This methodological crisis has spurred many proposals for improvement including an increased consideration of replicability (Nosek et al. 2012), a focus on the philosophy and statistics underlying inference (Cumming 2014; Morey et al. 2013), and an emphasis on what is now termed open science, which can be summarized as the practice of making research as transparent as possible. Practitioners of open science make several elements of the research freely available at an archival repository. These elements include the details of data collection, the data themselves, and code for analysis. The rationale behind making science open is clear—as psychological science becomes more open, questionable practices such as fortuitous censoring of subjects becomes more detectable. Moreover, and more importantly, researchers who place their methods, data, and analyses in open sources have an incentive to use better judgment in their methodology and more carefully consider the ramifications of their decisions in analysis. Indeed, Wicherts et al. (2011) report that research with open science has stronger evidence and more sound analyses than research not in the open.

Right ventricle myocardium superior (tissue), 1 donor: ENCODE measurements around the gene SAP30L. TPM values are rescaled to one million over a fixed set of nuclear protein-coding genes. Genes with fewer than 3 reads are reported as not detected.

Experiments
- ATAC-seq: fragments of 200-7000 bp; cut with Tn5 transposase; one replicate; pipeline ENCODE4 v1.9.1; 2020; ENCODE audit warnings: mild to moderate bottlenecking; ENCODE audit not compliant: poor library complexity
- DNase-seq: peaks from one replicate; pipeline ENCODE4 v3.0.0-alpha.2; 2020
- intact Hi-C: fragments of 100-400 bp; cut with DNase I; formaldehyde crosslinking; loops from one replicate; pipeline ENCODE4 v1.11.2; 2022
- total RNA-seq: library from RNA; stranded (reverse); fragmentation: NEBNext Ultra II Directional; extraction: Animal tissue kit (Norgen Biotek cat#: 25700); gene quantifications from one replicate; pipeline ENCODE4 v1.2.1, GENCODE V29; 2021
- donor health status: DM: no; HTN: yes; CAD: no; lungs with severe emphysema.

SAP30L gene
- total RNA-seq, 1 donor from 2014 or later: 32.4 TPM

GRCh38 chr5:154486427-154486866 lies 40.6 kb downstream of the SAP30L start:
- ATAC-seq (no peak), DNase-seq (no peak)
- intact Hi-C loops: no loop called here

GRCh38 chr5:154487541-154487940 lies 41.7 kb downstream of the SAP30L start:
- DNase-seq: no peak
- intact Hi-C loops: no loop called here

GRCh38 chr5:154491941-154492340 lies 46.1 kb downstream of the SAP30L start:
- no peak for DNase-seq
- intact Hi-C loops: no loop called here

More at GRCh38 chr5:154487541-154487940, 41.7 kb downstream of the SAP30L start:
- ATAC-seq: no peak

One critical part of open science is open data, the act of making raw data available on demand to anyone. Recently, there has been a grass-roots movement, The Agenda for Open Research (agendaforopenresearch.org), for researchers to make their data open and for journals to insist they do so.1 The rationale and context for this call are provided in Morey et al. (2014). Accordingly, a researcher may make her or his data open by publishing them at a sanctioned or curated web repository with some form of institutional support. Examples of such repositories dedicated to archiving open-source materials include GitHub (github.com), Figshare (figshare.com), Dryad (data dryad.com), and Open Science Framework (osf.io). Other curated sites include university-related archives and society-related archives. By placing data in one of these curated sites rather than on personal websites the community may be assured of its long-term accessibility. In contrast, data placed on personal websites may not last long or be properly documented (Klein et al. 2014; Krawczyk and Reuben 2012; Vines 2014; Wicherts and Bakker 2012).